Sep 19 2009
Before you freak out, it’s not a common circumstance, nor is it a showstopper. Just thought you might like to know. Here’s the equation:
Place a layered PSD as an anchored object within a header or footer row in a multi-page threaded table, and then attempt to print to a PostScript printer. The job starts to print, then displays the above error dialog: “The Adobe Print Engine has failed to output your data due to an unknown problem.”
If it’s a single-page table (which makes header/footer rows pointless, but I digress), there’s no error. The same PSD placed in a plain old body row prints without problem, regardless of table length.
In my case, the printer is a Xerox Phaser 8400, but choosing any PostScript PPD produced the error, even if I attempted to generate PostScript using the tasteful Adobe PDF PPD. My little non-PostScript Epson inkjet printed with no problem. I could also export to PDF and print that to the Phaser successfully from Acrobat. So it’s not solely a Snow Leopard/Phaser issue.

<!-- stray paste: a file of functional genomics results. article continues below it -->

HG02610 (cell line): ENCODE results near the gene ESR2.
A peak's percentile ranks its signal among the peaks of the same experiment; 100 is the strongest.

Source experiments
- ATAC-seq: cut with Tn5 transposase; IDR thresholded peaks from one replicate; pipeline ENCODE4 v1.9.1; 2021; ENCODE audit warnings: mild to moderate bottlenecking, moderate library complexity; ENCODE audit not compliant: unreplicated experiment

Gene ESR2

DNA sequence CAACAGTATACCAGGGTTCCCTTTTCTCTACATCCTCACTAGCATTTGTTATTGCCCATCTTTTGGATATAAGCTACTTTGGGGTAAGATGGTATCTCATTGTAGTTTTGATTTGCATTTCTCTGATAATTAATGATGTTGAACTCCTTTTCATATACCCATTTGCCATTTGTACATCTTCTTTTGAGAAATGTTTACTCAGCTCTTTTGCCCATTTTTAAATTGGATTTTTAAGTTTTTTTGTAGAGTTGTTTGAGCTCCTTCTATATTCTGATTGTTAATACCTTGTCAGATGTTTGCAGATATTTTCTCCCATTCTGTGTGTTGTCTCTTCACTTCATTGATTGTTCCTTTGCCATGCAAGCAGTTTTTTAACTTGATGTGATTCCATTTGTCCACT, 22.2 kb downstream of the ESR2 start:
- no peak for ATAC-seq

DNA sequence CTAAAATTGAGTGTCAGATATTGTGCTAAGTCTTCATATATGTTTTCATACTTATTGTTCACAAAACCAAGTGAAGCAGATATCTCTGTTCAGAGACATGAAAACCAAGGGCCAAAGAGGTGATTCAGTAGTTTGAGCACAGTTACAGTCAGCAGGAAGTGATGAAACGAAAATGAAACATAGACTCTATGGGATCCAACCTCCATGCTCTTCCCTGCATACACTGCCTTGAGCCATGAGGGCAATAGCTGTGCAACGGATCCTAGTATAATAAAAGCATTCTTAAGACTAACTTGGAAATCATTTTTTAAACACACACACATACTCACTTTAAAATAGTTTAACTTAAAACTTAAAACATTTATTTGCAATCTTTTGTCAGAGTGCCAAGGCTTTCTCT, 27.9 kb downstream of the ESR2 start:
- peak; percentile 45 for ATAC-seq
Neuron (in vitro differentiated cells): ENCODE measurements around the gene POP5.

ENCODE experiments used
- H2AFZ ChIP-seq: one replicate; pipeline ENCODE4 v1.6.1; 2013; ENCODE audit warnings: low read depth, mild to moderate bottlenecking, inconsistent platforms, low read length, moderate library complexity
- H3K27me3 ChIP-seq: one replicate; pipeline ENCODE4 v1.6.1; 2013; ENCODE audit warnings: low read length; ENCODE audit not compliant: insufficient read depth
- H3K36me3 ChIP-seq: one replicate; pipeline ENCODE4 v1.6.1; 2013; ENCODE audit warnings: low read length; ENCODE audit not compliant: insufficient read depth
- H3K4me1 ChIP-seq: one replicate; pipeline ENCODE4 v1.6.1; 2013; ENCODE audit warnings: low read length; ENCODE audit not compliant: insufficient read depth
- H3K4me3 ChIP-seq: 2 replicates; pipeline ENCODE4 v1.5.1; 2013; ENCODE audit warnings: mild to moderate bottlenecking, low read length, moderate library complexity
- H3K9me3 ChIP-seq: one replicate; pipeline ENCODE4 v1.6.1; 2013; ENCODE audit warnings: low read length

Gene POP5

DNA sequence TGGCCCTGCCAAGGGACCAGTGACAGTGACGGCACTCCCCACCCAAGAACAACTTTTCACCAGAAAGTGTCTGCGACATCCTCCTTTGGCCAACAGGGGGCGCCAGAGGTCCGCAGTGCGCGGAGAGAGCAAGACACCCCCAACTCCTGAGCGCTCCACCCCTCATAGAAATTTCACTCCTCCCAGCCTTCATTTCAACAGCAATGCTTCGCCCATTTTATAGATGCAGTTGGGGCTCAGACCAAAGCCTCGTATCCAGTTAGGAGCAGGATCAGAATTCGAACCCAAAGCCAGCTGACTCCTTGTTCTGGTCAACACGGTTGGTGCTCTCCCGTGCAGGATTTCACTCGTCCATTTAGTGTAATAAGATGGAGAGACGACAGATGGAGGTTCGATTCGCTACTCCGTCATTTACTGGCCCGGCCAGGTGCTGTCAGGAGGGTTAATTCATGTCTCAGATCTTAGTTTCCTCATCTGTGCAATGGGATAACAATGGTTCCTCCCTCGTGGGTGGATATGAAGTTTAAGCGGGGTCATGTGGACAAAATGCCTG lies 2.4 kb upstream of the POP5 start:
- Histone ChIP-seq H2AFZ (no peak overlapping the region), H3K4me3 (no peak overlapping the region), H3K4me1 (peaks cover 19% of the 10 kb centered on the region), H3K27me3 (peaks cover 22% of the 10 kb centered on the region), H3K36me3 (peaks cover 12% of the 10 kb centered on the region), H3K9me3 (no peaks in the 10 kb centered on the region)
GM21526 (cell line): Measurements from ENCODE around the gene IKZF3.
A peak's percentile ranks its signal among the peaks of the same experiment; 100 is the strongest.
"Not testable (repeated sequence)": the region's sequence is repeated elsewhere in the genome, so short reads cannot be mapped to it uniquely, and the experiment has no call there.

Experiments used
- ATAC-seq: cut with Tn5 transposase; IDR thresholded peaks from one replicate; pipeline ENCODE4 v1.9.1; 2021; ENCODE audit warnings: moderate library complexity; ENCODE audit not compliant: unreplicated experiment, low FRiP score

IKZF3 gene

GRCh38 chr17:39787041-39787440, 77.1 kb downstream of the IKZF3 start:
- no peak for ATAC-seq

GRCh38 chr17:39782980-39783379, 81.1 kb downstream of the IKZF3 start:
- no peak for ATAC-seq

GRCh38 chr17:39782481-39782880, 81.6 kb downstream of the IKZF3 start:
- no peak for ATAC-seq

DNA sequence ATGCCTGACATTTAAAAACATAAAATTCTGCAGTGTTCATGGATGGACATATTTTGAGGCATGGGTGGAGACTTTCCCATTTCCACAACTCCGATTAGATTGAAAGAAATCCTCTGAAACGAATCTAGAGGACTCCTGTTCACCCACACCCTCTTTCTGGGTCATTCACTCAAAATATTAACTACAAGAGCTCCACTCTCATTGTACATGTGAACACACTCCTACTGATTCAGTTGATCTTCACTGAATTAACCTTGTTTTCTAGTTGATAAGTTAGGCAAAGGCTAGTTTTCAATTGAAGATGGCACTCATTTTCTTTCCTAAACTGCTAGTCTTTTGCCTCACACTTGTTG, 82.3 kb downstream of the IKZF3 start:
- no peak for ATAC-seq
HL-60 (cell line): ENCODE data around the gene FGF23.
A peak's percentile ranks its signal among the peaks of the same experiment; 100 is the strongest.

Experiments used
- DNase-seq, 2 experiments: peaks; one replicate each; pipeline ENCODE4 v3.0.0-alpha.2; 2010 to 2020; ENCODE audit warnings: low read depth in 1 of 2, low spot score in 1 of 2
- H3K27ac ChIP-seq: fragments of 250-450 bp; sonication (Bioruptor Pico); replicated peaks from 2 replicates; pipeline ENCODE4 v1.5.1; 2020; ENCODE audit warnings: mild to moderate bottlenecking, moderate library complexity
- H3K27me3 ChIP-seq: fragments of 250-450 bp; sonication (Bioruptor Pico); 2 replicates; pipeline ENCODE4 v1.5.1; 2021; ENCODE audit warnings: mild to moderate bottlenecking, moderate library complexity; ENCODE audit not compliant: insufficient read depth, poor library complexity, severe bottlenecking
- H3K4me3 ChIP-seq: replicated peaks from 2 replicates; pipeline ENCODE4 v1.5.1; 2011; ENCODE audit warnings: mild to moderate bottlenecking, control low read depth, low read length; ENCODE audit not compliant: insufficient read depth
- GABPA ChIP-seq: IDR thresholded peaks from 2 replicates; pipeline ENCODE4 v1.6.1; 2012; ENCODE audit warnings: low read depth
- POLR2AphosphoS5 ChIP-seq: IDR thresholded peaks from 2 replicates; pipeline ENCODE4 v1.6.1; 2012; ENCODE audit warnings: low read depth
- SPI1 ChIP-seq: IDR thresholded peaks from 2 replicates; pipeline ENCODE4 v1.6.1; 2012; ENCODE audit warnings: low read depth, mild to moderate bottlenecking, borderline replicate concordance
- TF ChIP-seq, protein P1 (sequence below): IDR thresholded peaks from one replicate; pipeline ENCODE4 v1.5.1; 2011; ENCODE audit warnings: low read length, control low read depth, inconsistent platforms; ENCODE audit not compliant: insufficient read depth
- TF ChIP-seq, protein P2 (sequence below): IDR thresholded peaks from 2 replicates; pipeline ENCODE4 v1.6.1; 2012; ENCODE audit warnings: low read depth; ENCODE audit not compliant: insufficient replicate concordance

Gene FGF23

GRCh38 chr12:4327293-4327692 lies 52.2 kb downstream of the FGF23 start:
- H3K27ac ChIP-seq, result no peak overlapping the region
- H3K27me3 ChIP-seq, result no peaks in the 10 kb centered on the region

This hit me as I was printing a handout comparing Acrobat Standard/Pro/Extended features. After narrowing down the culprit, I substituted a flattened PSD using a Photoshop path to silhouette it, and printed with no squawking.
NOTE: I suppose this marks me as a Luddite, but I never made the move to Leopard. I was reluctant to update my demo/training laptop because of early issues between Leopard and Creative Suite applications. To me, there was no compelling performance improvement, so I stuck with the old faithful cat. But when Snow Leopard was released, I thought I should catch up. I bought a Mac Pro desktop and started from scratch. With the exception of this oddball issue, it’s been fine. The new version of Suitcase runs fine, the apps behave, and all is well.
Let me know how Snow Leopard is working (or not working) for you.
On another note, I’m over the cute cat names. How about just using the version numbers? Ten Point Six — what’s wrong with that? It’s definite, unambiguous, solid. Not fluffy.
Or memorable monikers like “Galactica” or “Bonaventure”? Maybe famous composers: “Hey! I just loaded Mozart!”